Lucy Exhibit Receives Lower Than Expected Attendance
Officials from the Seattle Science Center paid millions to show the fossil remains of one of the earliest known human ancestors, but the exhibit failed to produce the expected returns.
President Bryce Seidl said on Friday the Pacific Science Center faces a half-million-dollar loss resulting in layoffs of 8 percent of the staff, furloughs and a wage freeze only halfway through the five-month exhibit.
The museum spotlighted the 3.2 million-year-old fossilized partial skeleton of a species with chimplike features that walked upright. The skeleton, nicknamed “Lucy”, was discovered in Ethiopia in 1974 and resulted in a major revision of theories about the evolution of Homo sapiens.
The fossil exhibit’s expenses have many museums reconsidering the planned six-year, 10-city tour, the Associated Press reported.
The Lucy exhibit underwent an expensive redesign at the Seattle center, where they added a large section on Ethiopian history and artifacts, an audio tour and interactive displays in which visitors can put themselves in the shoes of a fossil hunter.
Seidl called it a powerful story of evolution, culture and history, but unfortunately, he said, the museum isn’t getting the attendance required for an exhibit of its size.
A mere 60,000 people have come to the center to witness the exhibit, far below the 250,000 that were originally expected.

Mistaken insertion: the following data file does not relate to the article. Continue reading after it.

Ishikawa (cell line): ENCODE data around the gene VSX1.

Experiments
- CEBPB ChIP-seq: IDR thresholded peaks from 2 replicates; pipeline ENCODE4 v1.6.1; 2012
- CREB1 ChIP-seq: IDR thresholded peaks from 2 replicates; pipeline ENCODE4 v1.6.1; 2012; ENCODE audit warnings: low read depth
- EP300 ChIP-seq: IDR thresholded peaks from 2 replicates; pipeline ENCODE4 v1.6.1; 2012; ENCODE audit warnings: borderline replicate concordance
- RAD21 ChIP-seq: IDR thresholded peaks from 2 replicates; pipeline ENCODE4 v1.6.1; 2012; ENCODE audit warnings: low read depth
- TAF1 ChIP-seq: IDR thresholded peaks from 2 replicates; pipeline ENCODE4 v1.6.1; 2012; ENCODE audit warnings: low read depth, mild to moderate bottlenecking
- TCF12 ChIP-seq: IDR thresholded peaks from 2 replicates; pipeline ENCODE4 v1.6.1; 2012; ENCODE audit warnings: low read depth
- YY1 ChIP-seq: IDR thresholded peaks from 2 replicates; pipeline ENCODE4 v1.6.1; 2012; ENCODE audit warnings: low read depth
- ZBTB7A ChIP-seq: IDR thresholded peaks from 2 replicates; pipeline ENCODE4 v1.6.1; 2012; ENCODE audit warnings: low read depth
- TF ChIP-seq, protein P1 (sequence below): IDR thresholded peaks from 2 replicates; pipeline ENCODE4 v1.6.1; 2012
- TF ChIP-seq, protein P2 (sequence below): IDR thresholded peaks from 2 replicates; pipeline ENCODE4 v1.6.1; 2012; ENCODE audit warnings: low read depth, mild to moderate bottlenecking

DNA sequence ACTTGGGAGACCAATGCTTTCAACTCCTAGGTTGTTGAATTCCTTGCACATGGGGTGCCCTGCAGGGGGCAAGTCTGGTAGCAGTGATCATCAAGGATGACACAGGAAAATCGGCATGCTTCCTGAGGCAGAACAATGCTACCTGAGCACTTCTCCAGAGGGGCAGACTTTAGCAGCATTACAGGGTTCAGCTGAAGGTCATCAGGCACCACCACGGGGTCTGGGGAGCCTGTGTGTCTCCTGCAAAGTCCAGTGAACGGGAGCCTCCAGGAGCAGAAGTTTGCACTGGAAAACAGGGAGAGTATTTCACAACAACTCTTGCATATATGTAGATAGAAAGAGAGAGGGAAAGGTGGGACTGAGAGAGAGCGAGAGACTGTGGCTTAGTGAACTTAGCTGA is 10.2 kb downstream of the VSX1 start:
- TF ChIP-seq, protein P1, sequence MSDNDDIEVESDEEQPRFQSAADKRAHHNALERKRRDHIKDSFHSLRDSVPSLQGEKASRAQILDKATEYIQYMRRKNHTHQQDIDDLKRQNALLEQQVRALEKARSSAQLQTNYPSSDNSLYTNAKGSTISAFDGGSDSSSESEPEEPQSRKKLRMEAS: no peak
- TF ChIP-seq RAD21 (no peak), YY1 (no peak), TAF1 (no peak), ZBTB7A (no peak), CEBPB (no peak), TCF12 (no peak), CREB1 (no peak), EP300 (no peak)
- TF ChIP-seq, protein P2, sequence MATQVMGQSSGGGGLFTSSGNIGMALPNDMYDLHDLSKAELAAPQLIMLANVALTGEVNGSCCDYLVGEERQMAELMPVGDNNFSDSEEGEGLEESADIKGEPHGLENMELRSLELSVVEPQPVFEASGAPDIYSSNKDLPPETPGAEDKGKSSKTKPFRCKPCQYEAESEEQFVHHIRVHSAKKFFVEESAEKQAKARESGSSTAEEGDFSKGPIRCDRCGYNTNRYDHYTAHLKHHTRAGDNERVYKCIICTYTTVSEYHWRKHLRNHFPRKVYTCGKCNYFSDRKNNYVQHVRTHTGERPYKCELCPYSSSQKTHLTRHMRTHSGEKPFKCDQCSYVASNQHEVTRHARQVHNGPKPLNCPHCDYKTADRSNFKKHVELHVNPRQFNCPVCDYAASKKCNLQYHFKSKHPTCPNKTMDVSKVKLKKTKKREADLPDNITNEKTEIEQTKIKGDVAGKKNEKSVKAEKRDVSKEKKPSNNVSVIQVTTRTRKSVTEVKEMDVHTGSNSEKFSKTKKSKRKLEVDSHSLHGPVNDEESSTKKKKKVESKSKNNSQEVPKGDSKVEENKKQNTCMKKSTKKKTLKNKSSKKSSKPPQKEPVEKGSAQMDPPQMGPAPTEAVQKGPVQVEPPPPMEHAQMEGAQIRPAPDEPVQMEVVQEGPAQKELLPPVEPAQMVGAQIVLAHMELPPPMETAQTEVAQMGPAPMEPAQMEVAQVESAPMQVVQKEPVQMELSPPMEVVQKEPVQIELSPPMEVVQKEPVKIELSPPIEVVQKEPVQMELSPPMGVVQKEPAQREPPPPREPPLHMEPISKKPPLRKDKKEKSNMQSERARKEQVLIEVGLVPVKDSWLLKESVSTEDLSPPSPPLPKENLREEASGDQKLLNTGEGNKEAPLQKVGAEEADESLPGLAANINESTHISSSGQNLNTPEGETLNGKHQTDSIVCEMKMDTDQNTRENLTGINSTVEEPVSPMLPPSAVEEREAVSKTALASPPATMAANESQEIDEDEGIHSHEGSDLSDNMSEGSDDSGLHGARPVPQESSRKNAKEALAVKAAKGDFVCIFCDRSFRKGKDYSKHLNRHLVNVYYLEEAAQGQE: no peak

The current recession, which has cut into arts and museum revenue nationwide, has likely affected attendance, Seidle said. He added that December snowstorms had also slowed travel within and around Seattle.
Seidl estimated the Lucy show approached costs of around $2.25 million, including a $500,000 fee to Ethiopia, which plans to use the money for cultural and scientific programs.
The current price tag was enough to keep the Field Museum in Chicago from joining the tour. The Denver Museum of Nature & Science decided to drop the exhibit after debating whether the irreplaceable fossil should be shipped around the globe.
“Lucy may not be anywhere other than Ethiopia after Seattle,” Seidl said.
But fascination with the skeleton still remains strong, according to Donald Johanson, the American anthropologist who discovered Lucy.
“As I travel around the country lecturing, people seem to have a deep interest in their origins, in their roots,” Johanson said.
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